The Romneys’ Mexican History

Mitt Romney’s father was born in a small Mormon enclave where family members still live, surrounded by rugged beauty and violent drug cartels

In Janos, Mexico, Mormon guide John Hatch chats with a youngster at a 17thcentury Catholic church. (Eros Hoagland / Redux Pictures)
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An especially vicious faction of revolutionaries arrived in the colonies in 1912, appropriating the settlers’ cattle and looting their stores. The revolutionaries took one of the community’s leaders to a cottonwood tree outside Colonia Juárez and threatened to execute him if he didn’t deliver cash.

Many English-speaking families fled, never to return, including that of George Romney, then a boy of 5. In the States, George grew up primarily in the Salt Lake City area, attended college nearby, worked for Alcoa and became chairman of American Motors. He was elected governor of Michigan and served in President Richard Nixon’s cabinet. Mitt Romney’s mother, Utah-born Lenore LaFount Romney, was a former actress who ran unsuccessfully for U.S. Senate in Michigan in 1970.

As Hatch and I drove through Ascensión, one of the towns on the route to Colonia Juárez, he recounted the story of a hotel owner who was murdered there a few years back, and of a lynch mob that tracked down a band of three alleged kidnappers and killed them.

I’ll admit to being a bit freaked out hearing these stories: What am I doing here, in this modern-day Wild West? I wondered. But Hatch disabused me of my fears. Most of the worst violence in the region ended three years back, he told me. “We feel very blessed we have escaped the worst of it.”

Hatch would like to get the word out to his old U.S. clients who have been scared off. The Europeans, however, have kept coming, including a group from the Czech Republic that came to see local landmarks related to the history of Geronimo, the Apache fighter.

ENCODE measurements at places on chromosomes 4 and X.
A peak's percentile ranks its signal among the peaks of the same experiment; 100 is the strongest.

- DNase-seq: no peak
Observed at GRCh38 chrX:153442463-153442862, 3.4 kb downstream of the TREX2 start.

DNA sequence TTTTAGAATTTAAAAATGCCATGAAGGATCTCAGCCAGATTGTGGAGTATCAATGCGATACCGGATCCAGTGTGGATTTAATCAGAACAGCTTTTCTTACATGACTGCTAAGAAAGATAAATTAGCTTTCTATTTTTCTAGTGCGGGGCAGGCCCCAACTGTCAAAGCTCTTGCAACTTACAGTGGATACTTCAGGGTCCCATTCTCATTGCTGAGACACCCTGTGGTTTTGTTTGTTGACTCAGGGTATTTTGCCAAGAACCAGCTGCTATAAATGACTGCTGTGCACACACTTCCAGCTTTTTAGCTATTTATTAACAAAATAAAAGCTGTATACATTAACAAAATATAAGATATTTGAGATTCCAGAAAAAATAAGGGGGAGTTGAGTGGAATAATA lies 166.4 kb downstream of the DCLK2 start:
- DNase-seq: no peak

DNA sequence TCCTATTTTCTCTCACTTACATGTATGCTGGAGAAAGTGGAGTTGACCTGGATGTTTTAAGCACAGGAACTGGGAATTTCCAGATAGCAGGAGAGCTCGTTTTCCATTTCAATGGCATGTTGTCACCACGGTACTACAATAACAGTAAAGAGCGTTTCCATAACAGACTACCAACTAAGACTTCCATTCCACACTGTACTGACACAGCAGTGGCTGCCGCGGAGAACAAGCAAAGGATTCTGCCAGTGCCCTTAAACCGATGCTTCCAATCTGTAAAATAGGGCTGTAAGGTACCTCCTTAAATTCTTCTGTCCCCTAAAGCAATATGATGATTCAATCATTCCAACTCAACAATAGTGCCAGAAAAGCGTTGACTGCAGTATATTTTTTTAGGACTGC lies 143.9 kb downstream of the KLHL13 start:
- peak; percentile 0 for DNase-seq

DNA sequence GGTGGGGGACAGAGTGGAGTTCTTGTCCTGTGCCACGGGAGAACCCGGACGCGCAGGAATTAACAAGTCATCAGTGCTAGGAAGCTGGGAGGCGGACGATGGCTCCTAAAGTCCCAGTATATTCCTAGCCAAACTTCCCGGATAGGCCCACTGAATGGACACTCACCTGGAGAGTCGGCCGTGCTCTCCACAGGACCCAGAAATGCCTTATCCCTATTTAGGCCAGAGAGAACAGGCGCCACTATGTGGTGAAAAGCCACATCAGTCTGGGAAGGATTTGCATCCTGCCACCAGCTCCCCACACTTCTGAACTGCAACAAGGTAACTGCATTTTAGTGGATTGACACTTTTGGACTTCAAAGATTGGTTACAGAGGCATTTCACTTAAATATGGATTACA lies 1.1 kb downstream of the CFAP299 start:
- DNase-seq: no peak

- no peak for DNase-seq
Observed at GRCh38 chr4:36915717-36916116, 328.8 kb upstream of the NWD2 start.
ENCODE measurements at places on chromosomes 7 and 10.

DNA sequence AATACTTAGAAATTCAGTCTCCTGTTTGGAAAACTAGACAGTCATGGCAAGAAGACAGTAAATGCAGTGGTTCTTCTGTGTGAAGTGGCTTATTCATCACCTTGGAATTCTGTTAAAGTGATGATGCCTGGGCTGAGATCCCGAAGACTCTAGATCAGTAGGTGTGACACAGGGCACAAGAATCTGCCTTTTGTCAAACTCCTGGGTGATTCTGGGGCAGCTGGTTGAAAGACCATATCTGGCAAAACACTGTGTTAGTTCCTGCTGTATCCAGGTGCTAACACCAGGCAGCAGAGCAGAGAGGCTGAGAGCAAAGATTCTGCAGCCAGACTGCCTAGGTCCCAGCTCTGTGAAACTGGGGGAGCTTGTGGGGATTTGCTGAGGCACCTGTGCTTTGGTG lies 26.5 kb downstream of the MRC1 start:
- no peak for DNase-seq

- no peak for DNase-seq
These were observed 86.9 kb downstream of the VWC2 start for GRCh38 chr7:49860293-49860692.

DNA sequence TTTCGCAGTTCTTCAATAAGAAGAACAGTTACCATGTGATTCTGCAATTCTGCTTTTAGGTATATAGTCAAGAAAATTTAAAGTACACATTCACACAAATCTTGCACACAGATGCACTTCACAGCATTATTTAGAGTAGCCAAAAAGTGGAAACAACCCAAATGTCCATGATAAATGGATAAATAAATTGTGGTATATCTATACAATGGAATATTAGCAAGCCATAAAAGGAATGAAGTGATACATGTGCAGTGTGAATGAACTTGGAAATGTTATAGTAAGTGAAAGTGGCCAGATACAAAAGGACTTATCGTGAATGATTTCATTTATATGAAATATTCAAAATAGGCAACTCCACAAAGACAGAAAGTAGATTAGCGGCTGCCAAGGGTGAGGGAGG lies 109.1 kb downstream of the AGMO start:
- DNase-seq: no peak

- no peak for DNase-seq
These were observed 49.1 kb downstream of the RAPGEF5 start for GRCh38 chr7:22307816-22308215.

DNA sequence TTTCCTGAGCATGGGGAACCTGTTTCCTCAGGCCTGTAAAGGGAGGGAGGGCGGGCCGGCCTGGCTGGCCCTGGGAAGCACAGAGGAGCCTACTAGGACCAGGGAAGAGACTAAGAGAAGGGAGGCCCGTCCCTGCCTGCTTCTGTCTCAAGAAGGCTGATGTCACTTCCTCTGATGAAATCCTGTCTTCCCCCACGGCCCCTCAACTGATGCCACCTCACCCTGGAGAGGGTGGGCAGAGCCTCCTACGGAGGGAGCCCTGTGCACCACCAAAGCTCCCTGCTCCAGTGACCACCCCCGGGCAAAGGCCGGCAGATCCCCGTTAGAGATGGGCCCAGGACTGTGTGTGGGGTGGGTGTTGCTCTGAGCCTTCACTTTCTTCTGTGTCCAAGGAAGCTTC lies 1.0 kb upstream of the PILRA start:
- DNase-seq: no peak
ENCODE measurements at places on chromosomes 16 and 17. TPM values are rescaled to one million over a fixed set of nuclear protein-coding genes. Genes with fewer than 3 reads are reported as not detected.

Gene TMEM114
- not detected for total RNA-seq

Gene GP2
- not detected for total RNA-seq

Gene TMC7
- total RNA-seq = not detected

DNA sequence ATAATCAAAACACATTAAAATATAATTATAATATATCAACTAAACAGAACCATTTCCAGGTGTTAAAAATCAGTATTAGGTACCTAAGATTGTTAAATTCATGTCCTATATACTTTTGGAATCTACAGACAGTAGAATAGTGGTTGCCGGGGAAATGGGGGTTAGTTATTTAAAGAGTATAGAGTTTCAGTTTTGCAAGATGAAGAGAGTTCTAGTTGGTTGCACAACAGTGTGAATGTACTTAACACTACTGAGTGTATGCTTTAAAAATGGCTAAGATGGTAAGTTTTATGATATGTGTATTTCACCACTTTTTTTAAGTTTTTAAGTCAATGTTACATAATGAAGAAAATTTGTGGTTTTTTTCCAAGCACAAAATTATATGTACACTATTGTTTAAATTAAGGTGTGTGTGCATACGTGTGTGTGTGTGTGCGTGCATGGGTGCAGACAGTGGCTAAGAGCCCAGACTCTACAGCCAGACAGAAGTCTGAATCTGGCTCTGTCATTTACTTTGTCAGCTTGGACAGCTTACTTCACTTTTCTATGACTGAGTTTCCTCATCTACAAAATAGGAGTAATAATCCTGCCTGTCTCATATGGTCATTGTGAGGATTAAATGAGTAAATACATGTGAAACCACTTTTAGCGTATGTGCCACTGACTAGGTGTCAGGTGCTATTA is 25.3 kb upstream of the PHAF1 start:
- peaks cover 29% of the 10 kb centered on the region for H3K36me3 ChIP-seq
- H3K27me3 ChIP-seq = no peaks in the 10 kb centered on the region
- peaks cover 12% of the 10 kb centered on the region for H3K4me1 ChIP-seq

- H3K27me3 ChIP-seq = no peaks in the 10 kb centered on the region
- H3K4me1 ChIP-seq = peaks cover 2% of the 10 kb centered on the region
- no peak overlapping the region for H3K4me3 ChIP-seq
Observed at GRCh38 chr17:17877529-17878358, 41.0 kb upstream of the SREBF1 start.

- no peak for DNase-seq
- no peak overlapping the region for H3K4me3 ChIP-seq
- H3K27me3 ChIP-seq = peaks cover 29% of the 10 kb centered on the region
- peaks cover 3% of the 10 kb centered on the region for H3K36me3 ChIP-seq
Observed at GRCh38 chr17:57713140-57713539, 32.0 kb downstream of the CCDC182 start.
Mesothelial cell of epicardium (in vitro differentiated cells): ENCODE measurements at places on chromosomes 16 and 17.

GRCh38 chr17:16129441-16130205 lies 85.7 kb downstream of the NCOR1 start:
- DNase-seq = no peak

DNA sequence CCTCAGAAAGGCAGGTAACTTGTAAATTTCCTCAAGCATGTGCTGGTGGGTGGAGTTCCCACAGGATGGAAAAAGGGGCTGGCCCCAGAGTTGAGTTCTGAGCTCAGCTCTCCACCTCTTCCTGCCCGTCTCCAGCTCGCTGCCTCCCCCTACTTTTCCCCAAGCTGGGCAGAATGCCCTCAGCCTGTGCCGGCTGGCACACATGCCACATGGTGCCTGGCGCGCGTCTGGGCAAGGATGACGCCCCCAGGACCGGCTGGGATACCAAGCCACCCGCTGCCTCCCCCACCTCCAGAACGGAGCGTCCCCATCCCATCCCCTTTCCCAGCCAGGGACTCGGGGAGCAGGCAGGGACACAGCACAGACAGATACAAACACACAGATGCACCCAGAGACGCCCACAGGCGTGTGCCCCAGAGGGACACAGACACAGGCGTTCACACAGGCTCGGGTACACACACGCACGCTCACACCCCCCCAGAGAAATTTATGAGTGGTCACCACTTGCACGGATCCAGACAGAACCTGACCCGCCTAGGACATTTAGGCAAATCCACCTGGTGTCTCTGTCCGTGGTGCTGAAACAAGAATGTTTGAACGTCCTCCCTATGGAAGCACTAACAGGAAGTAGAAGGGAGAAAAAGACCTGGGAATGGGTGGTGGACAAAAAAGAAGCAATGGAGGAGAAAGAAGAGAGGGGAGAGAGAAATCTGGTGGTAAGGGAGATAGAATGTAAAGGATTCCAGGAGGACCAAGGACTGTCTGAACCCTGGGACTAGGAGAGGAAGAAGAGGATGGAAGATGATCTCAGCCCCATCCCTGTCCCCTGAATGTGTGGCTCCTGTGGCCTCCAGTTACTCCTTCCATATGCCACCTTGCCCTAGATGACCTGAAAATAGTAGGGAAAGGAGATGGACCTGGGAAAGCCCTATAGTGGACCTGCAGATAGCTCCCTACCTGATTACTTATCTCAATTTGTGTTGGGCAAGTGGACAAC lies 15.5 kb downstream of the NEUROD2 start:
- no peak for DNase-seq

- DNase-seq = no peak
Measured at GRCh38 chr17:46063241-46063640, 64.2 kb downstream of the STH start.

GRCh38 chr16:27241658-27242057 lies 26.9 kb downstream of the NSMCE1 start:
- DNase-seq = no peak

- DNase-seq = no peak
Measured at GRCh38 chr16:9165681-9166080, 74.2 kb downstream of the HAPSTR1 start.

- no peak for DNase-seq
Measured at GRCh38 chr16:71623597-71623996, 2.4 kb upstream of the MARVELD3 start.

Geronimo’s wife, mother and three young children were killed by Mexican troops in a massacre in 1858, just outside the next village on our route, Janos. The enraged Geronimo then launched what would become a 30-year guerrilla campaign against the authorities on both sides of the border.

Finally, we arrived in one of the Mormon colonies, Colonia Dublán. I saw the house where George Romney was born in 1907. The old two-story, American colonial-style brick structure was sold by Romney family members in the early 1960s. Since remodeled, it now has a Mexican colonial-style stone facade.The maple-lined streets surrounding George Romney’s home were a picture of American small-town order circa 1900. There were many homes of brick and stone, some with the occasional Victorian flourish.

“This street is named for my first cousin,” Hatch told me, as we stood beneath a sign announcing “Calle Doctor Lothaire Bluth.” Hatch’s octogenarian uncle and aunt, Gayle and Ora Bluth, live on the same street. Ora was recently granted U.S. citizenship, but not Gayle, though he served on a U.S. Navy submarine (and represented Mexico in basketball at the 1960 Olympics in Rome).

It was a short drive to Colonia Juárez, where the Mormon colonies were founded and which remains the center of church life here. I first glimpsed the town as we descended a curving country road and entered a valley of orchards and swaying grasses. Even from a distance, Colonia Juárez presented an image of pastoral bliss and piety, its gleaming white temple rising from a small hill overlooking the town.

When the first settlers arrived here in the 1870s and ’80s, some were fleeing a U.S. crackdown on polygamy. (The practice ended after a 1904 LDS edict that polygamists would be excommunicated.) They dug canals to channel the flow of the Piedras Verdes River to their crops, though the river’s waters dropped precipitously low afterward. But lore has it that the Lord quickly provided: An earthquake triggered the return of an abundant flow.


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